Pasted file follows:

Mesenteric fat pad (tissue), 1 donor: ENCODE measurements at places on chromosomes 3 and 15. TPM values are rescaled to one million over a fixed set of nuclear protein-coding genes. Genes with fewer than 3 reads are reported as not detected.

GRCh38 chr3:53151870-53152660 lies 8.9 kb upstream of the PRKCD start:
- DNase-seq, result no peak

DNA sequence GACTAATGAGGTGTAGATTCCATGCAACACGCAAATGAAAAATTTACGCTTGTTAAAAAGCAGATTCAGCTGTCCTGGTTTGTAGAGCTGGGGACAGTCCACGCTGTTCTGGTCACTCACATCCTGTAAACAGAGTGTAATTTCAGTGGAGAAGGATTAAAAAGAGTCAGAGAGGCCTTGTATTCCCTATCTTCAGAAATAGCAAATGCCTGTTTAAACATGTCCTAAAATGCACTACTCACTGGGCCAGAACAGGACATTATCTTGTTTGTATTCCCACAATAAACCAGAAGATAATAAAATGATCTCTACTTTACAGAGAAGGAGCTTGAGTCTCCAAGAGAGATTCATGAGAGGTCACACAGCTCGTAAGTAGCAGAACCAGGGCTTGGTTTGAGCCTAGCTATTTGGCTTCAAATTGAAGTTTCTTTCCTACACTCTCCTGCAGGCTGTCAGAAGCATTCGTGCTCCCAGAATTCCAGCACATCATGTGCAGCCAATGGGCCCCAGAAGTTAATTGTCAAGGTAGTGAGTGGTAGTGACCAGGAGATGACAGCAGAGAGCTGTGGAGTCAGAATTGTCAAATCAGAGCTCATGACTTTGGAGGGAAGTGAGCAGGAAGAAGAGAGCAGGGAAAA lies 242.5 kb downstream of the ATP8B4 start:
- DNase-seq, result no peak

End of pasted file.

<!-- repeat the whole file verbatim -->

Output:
Mesenteric fat pad (tissue), 1 donor: ENCODE measurements at places on chromosomes 3 and 15. TPM values are rescaled to one million over a fixed set of nuclear protein-coding genes. Genes with fewer than 3 reads are reported as not detected.

GRCh38 chr3:53151870-53152660 lies 8.9 kb upstream of the PRKCD start:
- DNase-seq, result no peak

DNA sequence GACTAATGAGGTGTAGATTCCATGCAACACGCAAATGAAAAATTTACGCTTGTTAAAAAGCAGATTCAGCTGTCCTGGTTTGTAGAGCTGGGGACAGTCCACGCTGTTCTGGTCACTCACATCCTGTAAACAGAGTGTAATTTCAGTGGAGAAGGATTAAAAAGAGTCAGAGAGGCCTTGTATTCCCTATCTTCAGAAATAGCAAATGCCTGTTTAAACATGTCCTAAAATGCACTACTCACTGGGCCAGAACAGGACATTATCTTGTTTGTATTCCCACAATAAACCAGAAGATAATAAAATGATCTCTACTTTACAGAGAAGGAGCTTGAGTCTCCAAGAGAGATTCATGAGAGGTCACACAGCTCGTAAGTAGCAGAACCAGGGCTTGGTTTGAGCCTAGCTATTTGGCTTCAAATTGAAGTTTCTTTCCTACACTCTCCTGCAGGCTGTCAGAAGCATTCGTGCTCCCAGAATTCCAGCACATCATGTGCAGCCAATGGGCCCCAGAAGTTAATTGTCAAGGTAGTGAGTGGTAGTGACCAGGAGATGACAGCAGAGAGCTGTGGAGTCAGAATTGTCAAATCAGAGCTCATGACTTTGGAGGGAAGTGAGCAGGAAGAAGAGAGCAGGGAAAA lies 242.5 kb downstream of the ATP8B4 start:
- DNase-seq, result no peak